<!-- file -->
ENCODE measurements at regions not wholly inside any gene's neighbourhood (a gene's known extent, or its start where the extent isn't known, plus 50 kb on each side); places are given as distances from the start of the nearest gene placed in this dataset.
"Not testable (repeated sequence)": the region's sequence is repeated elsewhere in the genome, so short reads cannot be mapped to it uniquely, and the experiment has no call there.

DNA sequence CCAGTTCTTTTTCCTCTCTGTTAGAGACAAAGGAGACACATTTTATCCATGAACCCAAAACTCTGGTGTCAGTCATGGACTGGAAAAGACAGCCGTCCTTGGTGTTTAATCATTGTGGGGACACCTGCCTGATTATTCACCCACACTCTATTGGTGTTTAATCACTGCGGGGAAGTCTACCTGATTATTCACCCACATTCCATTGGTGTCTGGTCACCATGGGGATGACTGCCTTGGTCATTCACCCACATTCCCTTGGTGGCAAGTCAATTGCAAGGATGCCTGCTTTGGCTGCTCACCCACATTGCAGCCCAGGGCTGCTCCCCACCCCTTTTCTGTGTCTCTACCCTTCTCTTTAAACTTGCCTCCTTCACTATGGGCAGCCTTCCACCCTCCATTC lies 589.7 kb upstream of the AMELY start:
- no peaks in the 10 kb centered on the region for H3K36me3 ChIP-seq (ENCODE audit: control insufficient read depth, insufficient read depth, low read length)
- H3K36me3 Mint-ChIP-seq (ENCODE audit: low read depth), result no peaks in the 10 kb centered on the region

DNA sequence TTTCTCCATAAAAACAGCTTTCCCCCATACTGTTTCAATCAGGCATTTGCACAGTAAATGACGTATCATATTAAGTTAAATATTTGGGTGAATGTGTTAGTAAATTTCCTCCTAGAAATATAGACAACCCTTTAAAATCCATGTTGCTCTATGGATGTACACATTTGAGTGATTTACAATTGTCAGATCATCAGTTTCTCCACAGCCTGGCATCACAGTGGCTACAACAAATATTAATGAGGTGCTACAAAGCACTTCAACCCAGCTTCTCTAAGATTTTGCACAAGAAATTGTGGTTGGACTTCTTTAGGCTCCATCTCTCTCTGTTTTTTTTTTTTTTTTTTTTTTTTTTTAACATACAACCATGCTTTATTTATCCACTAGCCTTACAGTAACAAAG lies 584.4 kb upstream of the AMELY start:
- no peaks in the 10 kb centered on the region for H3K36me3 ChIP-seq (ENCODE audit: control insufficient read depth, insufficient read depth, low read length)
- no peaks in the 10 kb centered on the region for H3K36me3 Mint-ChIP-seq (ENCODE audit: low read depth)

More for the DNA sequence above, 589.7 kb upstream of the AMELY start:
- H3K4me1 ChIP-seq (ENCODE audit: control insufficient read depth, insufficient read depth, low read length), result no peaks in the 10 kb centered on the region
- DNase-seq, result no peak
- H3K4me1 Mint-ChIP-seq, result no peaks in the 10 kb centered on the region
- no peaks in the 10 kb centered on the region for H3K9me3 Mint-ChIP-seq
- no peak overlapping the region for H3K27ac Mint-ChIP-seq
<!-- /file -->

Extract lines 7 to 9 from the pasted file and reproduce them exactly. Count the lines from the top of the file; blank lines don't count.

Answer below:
- no peaks in the 10 kb centered on the region for H3K36me3 ChIP-seq (ENCODE audit: control insufficient read depth, insufficient read depth, low read length)
- no peaks in the 10 kb centered on the region for H3K36me3 Mint-ChIP-seq (ENCODE audit: low read depth)

More for the DNA sequence above, 589.7 kb upstream of the AMELY start: